Farmers can beef up skills.
BEEF farmers in Warwickshire are to be trained in computer technology as part of a new pounds 1million e-commerce course.
Those in the county who sign up to the Farm Connections scheme will be given a laptop and full support and software training to help them develop their businesses.
The programme, which will also run in the South West and Wales, has been developed out of a partnership with Sainsbury's, Anglo Beef Processors and the Red Meat Industry Forum, an organisation set up to help the British red meat industry recapture and maintain a leading position in the marketplace.
The training will be part-funded by regional development agency Advantage West Midlands' Rural Regeneration Zone and will allow farmers to view a range of vital data, including information on carcass quality and the latest market statistics and consumer trends.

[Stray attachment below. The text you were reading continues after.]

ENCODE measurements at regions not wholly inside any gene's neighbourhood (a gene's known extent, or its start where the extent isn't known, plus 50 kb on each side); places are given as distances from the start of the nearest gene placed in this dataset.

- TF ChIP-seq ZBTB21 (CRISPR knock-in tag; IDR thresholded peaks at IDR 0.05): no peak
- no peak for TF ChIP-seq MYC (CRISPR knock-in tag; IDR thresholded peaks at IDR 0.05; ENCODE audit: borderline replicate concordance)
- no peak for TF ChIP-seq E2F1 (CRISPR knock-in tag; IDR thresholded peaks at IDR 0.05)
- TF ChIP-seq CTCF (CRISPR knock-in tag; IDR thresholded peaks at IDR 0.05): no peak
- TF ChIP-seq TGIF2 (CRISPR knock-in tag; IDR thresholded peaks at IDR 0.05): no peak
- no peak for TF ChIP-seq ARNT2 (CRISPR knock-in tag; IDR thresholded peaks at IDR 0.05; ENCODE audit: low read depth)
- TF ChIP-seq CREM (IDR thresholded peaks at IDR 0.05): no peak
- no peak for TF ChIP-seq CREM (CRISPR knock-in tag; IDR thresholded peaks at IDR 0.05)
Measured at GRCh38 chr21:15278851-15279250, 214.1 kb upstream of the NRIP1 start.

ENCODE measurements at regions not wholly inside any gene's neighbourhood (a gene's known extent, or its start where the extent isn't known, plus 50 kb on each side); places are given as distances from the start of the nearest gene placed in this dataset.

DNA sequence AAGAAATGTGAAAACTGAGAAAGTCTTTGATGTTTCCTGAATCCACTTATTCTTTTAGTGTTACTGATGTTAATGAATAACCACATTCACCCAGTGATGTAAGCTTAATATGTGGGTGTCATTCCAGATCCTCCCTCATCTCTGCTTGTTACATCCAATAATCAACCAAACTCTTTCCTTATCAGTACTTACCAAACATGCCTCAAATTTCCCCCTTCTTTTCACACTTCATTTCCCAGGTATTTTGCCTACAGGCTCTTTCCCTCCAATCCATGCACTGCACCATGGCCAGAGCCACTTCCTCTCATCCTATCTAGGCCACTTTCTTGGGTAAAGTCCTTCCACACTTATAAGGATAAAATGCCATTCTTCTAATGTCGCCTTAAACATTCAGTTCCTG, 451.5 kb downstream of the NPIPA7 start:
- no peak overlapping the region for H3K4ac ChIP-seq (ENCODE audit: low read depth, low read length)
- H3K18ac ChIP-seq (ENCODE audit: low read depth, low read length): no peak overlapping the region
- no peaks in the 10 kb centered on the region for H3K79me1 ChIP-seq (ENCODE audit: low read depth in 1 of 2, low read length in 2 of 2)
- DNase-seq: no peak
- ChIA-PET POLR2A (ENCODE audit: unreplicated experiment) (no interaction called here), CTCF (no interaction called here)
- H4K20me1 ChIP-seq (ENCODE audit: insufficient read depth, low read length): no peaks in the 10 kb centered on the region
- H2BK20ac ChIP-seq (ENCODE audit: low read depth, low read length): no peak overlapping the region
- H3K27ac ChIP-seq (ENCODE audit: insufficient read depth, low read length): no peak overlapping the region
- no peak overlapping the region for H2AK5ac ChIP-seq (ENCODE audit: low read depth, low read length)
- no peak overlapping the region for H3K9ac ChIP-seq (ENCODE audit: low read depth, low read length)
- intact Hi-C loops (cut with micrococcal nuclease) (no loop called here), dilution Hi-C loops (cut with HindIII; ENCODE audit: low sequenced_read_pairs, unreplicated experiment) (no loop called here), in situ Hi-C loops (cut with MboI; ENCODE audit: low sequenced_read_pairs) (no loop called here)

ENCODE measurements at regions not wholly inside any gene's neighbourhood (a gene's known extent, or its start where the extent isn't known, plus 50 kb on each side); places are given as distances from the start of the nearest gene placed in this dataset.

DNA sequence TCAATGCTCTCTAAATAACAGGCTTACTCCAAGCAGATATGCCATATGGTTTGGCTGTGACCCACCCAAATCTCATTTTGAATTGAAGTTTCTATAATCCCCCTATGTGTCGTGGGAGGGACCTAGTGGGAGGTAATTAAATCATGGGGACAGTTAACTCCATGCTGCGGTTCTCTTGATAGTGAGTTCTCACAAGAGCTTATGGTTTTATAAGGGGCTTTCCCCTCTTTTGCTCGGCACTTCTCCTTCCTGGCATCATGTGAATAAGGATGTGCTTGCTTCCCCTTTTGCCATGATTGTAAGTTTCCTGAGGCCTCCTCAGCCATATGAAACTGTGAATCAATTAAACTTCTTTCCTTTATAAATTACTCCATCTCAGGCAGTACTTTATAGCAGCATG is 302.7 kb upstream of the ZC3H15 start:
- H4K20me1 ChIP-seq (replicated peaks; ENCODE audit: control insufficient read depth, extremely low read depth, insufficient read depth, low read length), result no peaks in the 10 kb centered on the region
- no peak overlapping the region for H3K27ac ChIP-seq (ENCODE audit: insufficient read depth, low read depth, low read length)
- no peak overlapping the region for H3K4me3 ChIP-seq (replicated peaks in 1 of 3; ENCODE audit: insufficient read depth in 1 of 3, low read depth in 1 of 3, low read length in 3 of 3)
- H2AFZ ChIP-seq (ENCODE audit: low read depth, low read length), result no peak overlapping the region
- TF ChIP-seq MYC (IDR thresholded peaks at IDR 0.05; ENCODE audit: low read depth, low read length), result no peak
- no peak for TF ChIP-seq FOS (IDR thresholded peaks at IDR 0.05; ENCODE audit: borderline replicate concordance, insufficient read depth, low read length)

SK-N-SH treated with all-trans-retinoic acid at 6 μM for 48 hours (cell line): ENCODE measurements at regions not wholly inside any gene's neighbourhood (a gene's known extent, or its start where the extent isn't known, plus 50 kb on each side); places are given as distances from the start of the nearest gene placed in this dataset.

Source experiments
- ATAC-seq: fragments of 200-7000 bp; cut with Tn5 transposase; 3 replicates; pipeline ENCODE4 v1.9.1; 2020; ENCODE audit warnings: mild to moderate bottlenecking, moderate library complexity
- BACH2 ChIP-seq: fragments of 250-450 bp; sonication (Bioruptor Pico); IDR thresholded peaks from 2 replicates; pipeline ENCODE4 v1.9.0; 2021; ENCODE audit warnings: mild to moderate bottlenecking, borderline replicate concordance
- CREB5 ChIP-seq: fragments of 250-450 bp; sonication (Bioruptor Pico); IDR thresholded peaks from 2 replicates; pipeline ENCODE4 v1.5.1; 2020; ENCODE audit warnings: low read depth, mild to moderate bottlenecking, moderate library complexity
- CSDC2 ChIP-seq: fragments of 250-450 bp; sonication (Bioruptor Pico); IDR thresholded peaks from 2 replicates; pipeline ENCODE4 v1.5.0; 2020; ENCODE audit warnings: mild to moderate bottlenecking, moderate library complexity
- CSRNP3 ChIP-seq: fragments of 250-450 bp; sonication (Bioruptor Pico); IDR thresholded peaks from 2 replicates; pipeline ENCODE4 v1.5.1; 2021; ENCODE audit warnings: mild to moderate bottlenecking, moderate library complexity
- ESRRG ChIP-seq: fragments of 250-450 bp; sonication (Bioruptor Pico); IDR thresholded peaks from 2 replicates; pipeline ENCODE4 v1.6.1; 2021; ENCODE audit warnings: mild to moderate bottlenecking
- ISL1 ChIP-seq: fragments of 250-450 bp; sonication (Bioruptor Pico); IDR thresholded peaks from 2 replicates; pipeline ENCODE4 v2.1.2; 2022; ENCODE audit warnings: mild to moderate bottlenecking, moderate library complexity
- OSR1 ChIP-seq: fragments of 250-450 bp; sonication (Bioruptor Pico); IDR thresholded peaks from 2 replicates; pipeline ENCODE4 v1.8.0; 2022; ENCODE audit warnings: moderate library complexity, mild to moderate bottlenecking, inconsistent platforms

The aim of the course is to help up to 250 farmers in the West Midlands understand their costs.
Training for Farm Connections starts in the region this month and will run until March 2008.
Head of rural partnerships at Advantage West Midlands Ian Edwards said: "It is important that our region's farmers are not excluded from advantages open to all other small businesses and that during these difficult times for beef farmers, in particular, it is vital that they develop a competitive edge.
"We believe that this project will help with that."
A recent survey of 2,500 red meat producers in England revealed between only 20 and 30 per cent of them held farm accounts on computers, with only 50 per cent able to receive e-mail.
Farm Connections, which was launched in Oxford earlier in the year, is available to all suppliers of Sainsbury's Taste the Difference, So Organic and Jamie Oliver 21-day Matured Beef and has already signed up farmers from throughout the West Midlands.
COMPUTER BOOST... Farmers Helen and Peter Ford get ready for IT training, encouraged by Ian Edwards, head of rural partnerships at Advantage West Midlands.